Herpetology - the study of amphibians and reptiles

Captive Breeding - Introduction

I have no objection to keeping herps (often used short term for amphibians and reptiles) as pets on condition that only appropriate species are kept and that they are kept properly. But, I far prefer it, and it is hugely better for the animals both in captivity and in the wild if people set out to breed them. In this way the demand on animals taken from the wild is reduced and hopefully sooner or later negated altogether; and what better way of judging how well you are keeping an animal than to enable it to do the most natural action in the world - reproducing itself.

Sadly, only a small proportion of herps are really suitable as pets although a much greater number are suitable for keeping in optimum conditions and enjoying the benefit of seeing healthy animals living happily without being used as some form of plaything or status symbol.

The herps that are extremely suitable as pets are few and far between but are readily available from captive bred stock. Examples of species which are suitable are:-

As an extreme example of animals that are readily available, usually taken from the wild and are totally unsuitable as pets we can do no better than cite the Green Iguana. Bought as a sweet little animal less than 30 cms long it can grow into a 2 metre monster which needs, if to be properly kept, quite literally a small room to live in at the very least and can be very bad-tempered.

Lizards which are relatively easy to keep, but somewhat more demanding than the suitable pet species above, include

All of the above can be kept in indoor vivaria (although these will usually need to be large) and will often become tame enough to accept handling. In particular, males of the Timon and Galloti genera usually become every bit as tame as Bearded Dragons. In addition:-

Whether you want a pet, or the hugely greater pleasure of keeping and breeding a group of animals in natural conditions you should also be aware that many of these animals are now protected, subject to licensing etc. You can refer to my "Legislation" page for some basic introductory information using the menu above - or follow this link.

So, if you simply want a pet, obtain only suitable species, remembering that even as a pet they will require a considerable investment in both time and money if you are to keep them well. But, better still, look beyond mere pet keeping and think of the pleasure and pride you could gain out of keeping animals with all the benefits and none of the hazards of their natural environment, of watching them behave naturally and of producing their own young. I would also urge you to obtain captive bred animals. These are likely to be healthier and less stressed and, even more importantly, this reduces the pressures on wild populations.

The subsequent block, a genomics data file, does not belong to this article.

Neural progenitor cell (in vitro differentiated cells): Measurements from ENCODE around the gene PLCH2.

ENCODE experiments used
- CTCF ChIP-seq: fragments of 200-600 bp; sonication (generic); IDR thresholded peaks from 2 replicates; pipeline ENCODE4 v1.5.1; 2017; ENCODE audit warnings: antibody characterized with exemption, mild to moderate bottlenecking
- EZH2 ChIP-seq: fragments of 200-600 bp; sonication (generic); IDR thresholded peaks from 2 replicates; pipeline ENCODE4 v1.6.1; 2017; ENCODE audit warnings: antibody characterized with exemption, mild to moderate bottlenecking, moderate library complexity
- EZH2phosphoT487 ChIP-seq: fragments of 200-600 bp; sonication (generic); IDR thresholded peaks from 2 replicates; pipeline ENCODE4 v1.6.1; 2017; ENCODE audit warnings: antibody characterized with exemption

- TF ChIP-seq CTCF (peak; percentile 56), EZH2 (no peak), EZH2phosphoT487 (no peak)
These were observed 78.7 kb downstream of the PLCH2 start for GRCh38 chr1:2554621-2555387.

You will find little more in these pages about pet-keeping. From here on I am concentrating largely on keeping herps in the most natural possible circumstances. Follow the menu above or this link to learn more.

I do occasionally breed surplus animals for sale. I can also supply captive bred animals on behalf of Mark Harris at Dragon Farm who is a personal friend and I am thus able to help him and UK enthusiasts who might not otherwise be able to obtain the beautiful animals that he keeps and breeds in superb, largely outdoor, facilities. Be warned, however, I am picky about the people to whom I do sell animals. I need to be satisifed that their husbandry will be good - I don't have to sell suplus animals - it often hurts doing so!

As mentioned in my "About me" page, I have been keeping Lacertids of various sorts with few breaks for well over 50 years and I obtained my first true (i.e. non-European) exotic over 40 years ago. My Green Lizard colony, for example, still contains genes of animals I acquired in 1962 although this is the exception. They were considerably enhanced during more recent years when a change of circumstances in the early 80s allowed me to put much more time and effort into this wonderful hobby. This culminated in 1990 when a new house allowed me to greatly extend my outdoor facilities and my population of European animals in particular responded with increased breeding to fill the space available